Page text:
JACKSONVILLE, Fla. — Alvin “Pete” Carpenter, who rose from railroad brakeman to the president of CSX Transportation, died Tuesday. He was 77 and had been suffering from cancer.
Mr. Carpenter was president and chief executive officer from 1992 to 1999 and vice chairman of the railroad’s parent company, CSX Corp. until his retirement in 2001. As vice chairman, Mr. Carpenter continued working out of Jacksonville, even through the corporate headquarters is in Richmond, Va.
Michael Ward, retired chairman of CSX Transportation, said that Mr. Carpenter will be remembered very fondly by CSX employees. During his presidency, the company thrived, and people appreciated his leadership, he said.
The company’s revenue grew 13 percent, operating income climbed 56 percent and the stock price reached new highs.
When he retired in 2001, Mr. Carpenter told the Times-Union that he had seen a lot of changes in the industry, from the perspective of having more than a dozen jobs with the company and moving his family about 15 times. The most significant and positive had been the consolidation of the industry, going from dozens of tiny railroads in the 1960s to the point where CSX was one of the major railroads in the country, he said.
Mike Tolbert, who knew him as a friend and as his public relations director, said Mr. Carpenter told him that he wanted to focus on safety and saving lives.
He also wanted to change the culture of the company and create a more relaxed environment for employees. One example was relaxing the dress code, which had centered on coats, ties, briefcases, suits and high heels. He decided it should be policed by employees.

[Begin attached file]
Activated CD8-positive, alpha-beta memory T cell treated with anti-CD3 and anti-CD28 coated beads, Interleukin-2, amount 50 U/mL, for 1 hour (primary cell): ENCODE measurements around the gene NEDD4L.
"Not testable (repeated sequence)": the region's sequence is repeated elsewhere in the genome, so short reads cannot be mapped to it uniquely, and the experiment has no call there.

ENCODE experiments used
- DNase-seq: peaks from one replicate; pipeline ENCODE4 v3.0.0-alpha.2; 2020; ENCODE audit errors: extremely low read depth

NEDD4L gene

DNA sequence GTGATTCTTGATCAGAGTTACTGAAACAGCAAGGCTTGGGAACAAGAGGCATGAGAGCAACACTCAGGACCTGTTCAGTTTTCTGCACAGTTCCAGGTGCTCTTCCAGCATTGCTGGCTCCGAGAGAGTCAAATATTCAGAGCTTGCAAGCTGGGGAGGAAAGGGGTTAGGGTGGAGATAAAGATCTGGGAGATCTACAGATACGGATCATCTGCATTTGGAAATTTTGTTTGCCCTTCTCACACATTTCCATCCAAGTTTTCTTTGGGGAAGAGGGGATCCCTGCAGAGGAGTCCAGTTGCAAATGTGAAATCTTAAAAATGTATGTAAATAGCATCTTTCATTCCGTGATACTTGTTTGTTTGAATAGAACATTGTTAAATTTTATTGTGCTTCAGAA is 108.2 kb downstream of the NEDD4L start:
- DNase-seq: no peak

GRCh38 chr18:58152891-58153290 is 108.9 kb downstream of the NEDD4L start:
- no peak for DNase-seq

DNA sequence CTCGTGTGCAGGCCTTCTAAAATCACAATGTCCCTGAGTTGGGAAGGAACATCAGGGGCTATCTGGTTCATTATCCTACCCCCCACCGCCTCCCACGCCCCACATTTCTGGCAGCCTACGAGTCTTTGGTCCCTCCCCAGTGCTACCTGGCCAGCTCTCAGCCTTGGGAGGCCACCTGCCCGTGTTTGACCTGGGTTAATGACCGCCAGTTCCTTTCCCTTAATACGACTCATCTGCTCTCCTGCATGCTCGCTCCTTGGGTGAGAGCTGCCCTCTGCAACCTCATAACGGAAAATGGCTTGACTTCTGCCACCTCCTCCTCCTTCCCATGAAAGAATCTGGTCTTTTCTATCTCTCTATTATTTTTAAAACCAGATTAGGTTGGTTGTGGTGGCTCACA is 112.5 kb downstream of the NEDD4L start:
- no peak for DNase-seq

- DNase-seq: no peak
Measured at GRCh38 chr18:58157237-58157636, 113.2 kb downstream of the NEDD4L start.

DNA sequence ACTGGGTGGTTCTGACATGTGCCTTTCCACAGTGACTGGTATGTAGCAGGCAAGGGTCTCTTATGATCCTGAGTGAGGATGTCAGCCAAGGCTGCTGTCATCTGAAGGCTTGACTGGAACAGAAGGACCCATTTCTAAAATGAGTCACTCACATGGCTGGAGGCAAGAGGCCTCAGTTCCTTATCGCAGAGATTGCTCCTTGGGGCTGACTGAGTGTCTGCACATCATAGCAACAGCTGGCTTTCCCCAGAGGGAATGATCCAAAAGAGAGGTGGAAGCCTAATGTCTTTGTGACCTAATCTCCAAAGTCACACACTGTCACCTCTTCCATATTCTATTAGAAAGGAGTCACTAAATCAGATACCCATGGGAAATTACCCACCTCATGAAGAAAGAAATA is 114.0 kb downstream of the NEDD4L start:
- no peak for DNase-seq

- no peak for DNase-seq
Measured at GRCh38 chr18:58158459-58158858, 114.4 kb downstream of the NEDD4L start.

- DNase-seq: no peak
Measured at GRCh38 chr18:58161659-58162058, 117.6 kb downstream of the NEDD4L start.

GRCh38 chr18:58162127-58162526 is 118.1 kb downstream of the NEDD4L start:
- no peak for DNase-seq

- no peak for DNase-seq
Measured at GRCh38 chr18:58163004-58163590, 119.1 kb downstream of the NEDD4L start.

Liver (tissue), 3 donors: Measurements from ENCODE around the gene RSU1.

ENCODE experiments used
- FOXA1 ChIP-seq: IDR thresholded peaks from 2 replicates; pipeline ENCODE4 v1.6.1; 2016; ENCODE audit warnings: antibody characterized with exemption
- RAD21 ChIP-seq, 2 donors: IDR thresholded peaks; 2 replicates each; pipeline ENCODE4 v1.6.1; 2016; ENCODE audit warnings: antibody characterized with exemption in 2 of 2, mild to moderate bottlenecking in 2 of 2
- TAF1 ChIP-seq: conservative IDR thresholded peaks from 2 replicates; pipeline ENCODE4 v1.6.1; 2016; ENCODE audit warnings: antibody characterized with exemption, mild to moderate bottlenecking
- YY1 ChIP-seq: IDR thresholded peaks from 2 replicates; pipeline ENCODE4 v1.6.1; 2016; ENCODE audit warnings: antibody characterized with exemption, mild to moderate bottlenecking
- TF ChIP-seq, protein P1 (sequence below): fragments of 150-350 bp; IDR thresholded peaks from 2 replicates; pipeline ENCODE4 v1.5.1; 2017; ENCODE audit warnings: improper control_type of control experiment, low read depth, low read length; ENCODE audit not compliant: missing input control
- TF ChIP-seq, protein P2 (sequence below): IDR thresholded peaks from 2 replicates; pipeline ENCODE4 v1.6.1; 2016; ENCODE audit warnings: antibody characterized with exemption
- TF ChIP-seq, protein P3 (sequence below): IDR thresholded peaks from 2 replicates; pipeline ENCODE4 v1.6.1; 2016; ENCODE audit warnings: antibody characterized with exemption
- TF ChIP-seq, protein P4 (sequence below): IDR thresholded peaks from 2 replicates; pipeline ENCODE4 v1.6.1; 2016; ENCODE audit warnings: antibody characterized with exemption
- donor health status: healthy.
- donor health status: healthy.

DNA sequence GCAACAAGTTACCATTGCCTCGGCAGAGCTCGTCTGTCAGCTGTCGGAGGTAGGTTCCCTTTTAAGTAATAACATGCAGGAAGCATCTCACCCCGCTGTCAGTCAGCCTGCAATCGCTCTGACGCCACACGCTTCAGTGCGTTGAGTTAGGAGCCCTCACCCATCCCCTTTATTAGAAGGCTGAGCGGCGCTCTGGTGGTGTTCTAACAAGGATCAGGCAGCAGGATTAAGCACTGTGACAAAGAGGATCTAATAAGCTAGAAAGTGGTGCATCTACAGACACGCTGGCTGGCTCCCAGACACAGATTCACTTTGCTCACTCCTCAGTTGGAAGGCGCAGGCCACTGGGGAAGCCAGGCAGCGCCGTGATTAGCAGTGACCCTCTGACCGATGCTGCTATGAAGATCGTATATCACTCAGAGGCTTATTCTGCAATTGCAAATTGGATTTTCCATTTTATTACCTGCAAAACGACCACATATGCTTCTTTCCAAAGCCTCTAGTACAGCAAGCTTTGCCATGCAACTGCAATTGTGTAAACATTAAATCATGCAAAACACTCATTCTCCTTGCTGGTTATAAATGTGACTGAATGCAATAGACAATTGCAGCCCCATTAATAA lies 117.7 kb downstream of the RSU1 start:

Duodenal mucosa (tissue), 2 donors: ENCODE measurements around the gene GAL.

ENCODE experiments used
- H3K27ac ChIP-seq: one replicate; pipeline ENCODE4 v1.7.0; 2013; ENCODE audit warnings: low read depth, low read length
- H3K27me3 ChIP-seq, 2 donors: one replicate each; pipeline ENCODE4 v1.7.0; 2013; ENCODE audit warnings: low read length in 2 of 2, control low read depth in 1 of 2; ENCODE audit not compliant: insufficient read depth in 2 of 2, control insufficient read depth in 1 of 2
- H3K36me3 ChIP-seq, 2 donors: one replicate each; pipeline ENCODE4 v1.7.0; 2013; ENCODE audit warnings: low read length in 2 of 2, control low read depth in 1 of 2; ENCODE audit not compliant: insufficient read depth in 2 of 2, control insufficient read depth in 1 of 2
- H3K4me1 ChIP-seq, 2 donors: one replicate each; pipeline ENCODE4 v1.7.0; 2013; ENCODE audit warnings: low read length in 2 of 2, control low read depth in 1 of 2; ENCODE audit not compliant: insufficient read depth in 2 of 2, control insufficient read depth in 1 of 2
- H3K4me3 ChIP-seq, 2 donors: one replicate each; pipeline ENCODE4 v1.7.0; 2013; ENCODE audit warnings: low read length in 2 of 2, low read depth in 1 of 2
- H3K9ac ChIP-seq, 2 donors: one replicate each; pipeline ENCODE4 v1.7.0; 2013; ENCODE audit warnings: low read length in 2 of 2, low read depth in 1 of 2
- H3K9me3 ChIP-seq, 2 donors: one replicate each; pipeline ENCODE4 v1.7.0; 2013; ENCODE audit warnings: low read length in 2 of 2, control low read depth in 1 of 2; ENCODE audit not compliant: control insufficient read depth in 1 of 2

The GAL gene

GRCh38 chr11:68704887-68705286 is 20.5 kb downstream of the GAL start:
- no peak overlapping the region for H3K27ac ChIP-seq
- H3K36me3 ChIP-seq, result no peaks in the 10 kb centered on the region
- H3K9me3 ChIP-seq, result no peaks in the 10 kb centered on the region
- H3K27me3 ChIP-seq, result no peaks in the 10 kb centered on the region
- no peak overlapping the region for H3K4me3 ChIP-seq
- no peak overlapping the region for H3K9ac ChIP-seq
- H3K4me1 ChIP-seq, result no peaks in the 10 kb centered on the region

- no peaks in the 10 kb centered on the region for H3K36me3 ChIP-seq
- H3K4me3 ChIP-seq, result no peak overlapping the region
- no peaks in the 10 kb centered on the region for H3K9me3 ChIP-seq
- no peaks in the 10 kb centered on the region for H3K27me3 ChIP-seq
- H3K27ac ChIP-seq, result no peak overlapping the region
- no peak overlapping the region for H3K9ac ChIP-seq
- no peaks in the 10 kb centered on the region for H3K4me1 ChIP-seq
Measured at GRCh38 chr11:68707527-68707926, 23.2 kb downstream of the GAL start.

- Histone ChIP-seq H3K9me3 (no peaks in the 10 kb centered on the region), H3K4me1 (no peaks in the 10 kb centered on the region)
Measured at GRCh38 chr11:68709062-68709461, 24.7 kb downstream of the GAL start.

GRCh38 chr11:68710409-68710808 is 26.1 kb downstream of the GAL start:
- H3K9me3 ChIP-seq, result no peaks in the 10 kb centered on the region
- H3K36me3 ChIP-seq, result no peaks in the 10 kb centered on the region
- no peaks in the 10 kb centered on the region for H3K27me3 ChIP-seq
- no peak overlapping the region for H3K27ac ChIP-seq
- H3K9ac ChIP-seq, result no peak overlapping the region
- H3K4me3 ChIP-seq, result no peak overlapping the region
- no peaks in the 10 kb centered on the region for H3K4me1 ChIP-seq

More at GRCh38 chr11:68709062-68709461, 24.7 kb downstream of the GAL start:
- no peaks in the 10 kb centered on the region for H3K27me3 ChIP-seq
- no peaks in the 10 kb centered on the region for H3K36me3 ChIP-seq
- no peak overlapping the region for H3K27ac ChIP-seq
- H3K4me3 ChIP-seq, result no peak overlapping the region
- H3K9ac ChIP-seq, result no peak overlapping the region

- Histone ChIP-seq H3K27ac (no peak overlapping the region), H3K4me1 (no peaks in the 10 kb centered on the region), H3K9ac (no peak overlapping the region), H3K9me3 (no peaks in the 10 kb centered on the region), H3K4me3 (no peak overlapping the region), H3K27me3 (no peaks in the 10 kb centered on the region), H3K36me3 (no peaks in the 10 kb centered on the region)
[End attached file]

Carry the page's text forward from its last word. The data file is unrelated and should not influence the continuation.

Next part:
Tolbert recalled that Mr. Carpenter’s assistant told him one day that Mr. Carpenter wanted to talk to him. Tolbert told her that he hadn’t worn socks that day. She told him not to worry because Mr. Carpenter hadn’t either.
“He was a button-down corporate-driven leader, but he also had a soul and a very big heart and he gave much more than he received,” Tolbert said. “He was a wonderful human being.”
There were reasons that he rose through the ranks to become an executive at one of the biggest railroads in the country, Tolbert said.
“He was brilliant, he knew what he was doing and people respected him,” he said.
John Delaney, former mayor and retired president of the University of North Florida, remembers his homespun wisdom.
“His dad was a constable in the hills of Eastern Kentucky, and Pete had a story for every point he wanted to illustrate,” he said.
That unending supply of anecdotes often came from his father, who was a wise man, Delaney said.
Mr. Carpenter was a very shrewd businessman who was known for his intellect, his moral character and his desire to do the right thing, Delaney said.
“As wealthy as he got to be, he always knew what it’s like to grow up very poor,” he said.
In 2001, Mr. Carpenter had a private street in downtown Jacksonville named for him. Carpenter Way leads into a CSX parking lot in front of the entrance to company headquarters.
Mr. Carpenter once said in an interview that he had to pinch himself sometimes considering that his first job, at 12 years old, was delivering cans of cold beer door-to-door for $15 a week.
The Kentucky native attended Transylvania University and graduated from the University of Cincinnati with a degree in political science.
He also was prominent in the civic life of Jacksonville and sat on such corporate boards as Florida Rock Industries, PSS World Medical, Regency Centers Corp. and Stein Mart. He was very involved with the Jacksonville Symphony Orchestra and served as board chairman in 2002-03.
Mr. Carpenter chaired Gov. Jeb Bush’s Commission on Workers’ Compensation Reform and served on Gov. Bush’s Advisory Council on Base Realignment and Closure, as well as other task forces through the years.
In addition to his wife, survivors include a daughter and three grandchildren. Services will be for family only.